Chocolate is one of the human treats that is definitely not good for our pets. In addition to containing caffeine, chocolate also contains theobromine, a chemical stimulant that cannot be metabolized by dogs and cats. Theobromine is most concentrated in dark chocolate; moderately present in milk chocolate, and found in negligible quantities in white chocolate (the safest form).

When ingested by pets, it remains in their blood stream for almost a full day and is highly toxic, causing a range of progressively dangerous symptoms from initial excitement, increased drinking and urinating, and severe vomiting and diarrhea, to increased heart rate and arrhythmia, hallucinations, epileptic seizures, heart attack, and possible death.

Should an animal accidently ingest chocolate, particularly the darker varieties such as baker’s and high cocoa content chocolate, veterinarians recommend inducing vomiting, giving the pet activated charcoal to bind the toxins in the stomach or intestinal tract, and taking it promptly to the vet if depression and seizures begin. They may require 24 to 48 hours of IV fluids and medication in the hospital to bring down their dangerously high heart rates.

Our readers should also be aware that some reputable pet treat manufacturers actually make chocolate treats for dogs. These are, however, produced in ways that are not harmful for your pet. They may also contain carob instead of chocolate which is safe for pets’ consumption. Still, it is best to check that the product is totally safe before treating your pet with it!

Fruit and Vegetables:

With the increased popularity of raw food diets for dogs, more owners are now including fruits and vegetables in their pets’ diet. These are an effective way of keeping them healthy since they provide them with good doses of natural minerals and vitamins. However, dogs like kids can be very fussy when it comes to fruit and vegetables. Some love them while others may hate them and refuse to touch them. Our dog Muffin unfortunately belongs to this category and has to be tricked into eating her veggies!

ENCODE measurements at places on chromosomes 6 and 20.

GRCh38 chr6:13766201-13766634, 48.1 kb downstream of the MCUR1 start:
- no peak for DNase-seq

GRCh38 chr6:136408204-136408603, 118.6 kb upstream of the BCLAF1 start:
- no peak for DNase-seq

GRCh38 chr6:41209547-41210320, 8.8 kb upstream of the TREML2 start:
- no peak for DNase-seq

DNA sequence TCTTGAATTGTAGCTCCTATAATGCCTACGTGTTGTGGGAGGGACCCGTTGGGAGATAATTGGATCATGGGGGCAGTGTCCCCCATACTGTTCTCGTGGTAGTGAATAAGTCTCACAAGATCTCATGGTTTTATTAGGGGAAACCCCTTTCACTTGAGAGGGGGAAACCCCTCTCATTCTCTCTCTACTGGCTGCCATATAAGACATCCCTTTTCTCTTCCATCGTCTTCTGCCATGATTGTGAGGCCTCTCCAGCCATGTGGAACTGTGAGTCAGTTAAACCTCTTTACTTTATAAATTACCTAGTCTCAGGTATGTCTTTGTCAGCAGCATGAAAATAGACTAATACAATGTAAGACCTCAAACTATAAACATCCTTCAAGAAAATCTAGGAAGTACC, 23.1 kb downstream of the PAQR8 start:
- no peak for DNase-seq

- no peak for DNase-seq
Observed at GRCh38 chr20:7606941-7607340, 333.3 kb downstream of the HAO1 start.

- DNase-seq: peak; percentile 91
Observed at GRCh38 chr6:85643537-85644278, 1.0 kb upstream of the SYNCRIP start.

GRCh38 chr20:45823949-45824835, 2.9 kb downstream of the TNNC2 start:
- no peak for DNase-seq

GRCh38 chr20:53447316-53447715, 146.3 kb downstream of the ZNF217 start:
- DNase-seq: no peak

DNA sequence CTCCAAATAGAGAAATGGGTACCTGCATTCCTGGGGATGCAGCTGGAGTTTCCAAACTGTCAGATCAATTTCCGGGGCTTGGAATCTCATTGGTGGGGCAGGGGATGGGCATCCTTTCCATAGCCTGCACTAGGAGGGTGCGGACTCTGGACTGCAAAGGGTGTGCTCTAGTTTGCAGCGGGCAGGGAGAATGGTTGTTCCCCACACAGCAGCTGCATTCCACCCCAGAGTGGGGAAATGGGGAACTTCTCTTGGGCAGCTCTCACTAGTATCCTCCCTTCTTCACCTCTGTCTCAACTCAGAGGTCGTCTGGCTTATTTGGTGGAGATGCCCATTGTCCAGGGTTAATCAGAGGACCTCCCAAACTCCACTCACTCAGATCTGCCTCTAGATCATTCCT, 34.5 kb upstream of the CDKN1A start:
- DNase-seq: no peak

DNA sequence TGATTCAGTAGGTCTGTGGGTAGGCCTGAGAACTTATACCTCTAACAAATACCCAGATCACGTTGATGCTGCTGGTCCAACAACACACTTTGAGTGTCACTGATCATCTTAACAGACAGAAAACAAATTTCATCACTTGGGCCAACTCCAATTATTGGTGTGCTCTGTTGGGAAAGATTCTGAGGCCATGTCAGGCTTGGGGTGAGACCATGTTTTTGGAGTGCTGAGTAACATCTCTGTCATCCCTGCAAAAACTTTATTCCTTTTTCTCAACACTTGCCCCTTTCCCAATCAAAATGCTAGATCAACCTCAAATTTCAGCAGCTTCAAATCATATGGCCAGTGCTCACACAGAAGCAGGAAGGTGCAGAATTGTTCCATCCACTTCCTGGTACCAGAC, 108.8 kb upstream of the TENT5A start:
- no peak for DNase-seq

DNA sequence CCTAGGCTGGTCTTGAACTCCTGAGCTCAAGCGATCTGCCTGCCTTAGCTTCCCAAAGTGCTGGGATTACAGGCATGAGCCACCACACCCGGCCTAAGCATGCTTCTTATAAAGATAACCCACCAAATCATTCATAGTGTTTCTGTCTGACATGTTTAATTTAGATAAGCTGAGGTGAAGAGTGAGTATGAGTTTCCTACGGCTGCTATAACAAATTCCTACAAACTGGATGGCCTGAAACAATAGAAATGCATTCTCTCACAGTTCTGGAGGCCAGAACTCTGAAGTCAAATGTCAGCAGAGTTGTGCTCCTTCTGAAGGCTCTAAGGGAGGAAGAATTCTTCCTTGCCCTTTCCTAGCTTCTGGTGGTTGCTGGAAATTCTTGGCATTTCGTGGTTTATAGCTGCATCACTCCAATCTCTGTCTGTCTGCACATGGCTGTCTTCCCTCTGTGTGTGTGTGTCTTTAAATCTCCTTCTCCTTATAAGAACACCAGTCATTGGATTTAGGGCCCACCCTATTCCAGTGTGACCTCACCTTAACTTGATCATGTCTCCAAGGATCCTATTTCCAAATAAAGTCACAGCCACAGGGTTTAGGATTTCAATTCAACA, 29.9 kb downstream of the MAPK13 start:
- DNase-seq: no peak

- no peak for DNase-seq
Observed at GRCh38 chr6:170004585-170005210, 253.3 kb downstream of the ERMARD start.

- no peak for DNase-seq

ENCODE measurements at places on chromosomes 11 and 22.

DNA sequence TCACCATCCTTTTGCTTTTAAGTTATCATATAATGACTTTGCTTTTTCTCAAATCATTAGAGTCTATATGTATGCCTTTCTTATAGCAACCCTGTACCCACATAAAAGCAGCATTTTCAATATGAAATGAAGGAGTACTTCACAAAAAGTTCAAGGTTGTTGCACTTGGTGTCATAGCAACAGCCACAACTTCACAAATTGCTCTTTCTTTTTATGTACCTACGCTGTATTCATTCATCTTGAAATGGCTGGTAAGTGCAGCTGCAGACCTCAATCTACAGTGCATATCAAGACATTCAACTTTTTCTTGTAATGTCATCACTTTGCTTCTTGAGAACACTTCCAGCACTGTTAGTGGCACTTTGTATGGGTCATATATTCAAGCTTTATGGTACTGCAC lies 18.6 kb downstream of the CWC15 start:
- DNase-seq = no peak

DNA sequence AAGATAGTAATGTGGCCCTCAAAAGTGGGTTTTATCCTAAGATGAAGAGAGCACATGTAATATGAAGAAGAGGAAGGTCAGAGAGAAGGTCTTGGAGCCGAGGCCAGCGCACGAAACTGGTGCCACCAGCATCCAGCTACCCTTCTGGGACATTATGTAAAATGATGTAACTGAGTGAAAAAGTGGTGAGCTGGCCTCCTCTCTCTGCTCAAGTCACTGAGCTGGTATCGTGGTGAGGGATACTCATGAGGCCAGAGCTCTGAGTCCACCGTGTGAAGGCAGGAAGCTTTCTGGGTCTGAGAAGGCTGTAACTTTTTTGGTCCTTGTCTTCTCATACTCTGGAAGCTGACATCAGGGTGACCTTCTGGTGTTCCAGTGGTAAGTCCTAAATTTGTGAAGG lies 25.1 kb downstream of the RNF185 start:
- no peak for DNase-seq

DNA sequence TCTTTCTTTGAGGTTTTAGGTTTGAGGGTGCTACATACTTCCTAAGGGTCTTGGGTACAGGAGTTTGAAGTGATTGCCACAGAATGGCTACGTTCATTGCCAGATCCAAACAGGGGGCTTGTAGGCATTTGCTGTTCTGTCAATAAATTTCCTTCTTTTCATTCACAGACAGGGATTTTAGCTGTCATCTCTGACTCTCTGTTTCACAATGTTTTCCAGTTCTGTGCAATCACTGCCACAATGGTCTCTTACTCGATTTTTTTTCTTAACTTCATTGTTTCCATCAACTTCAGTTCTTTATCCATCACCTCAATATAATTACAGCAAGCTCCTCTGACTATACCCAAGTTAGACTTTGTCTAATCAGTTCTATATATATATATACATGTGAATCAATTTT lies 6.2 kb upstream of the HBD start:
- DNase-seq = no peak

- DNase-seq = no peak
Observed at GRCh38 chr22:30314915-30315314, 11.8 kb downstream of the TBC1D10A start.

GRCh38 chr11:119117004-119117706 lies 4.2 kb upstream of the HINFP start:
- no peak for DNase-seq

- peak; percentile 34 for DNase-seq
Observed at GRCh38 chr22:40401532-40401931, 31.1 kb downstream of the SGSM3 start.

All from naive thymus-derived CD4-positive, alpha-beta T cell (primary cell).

Dogs can generally eat a range of different fruits and vegetables, depending of course on their tastes and preferences. Regarding vegetables, they do well on carrots, cabbage, lettuce, spinach, cucumber, beets, zucchini, and broccoli to mention some examples. They also often enjoy fruits such as bananas, pears, mangoes, pineapples, apricots, peaches, strawberries, blueberries, raspberries and others. However, they should avoid certain fruits and vegetables which can be harmful for them, as discussed below.

Raisins and Grapes:

The dangers of toxicity of grapes and raisins in dogs was first reported by the National Animal Poison Center (in the USA) in 2001. There were ten reported cases of acute kidney failure at the time resulting from the ingestion of quantities that ranged from 0.2 ounces per pound to 4.4 ounces per pound. A second retrospective study published in the Journal of Veterinary Internal Medicine focused on 43 further cases of which 20 died or had to be euthanized.

It is still not clear why some though not all dogs develop acute kidney failure from eating even very small quantities of these particular foods (even as few as six grapes and raisins). Pesticides, fungus, and heavy metal concentration have been ruled out as causative factors and it appears that the toxic principle is in the flesh and not the seed. In severe cases, even aggressive treatment does not seem to help. However, vets recommend induced vomiting, the use of activated charcoal, and IV fluid diuresis for up to eight hours after ingestion.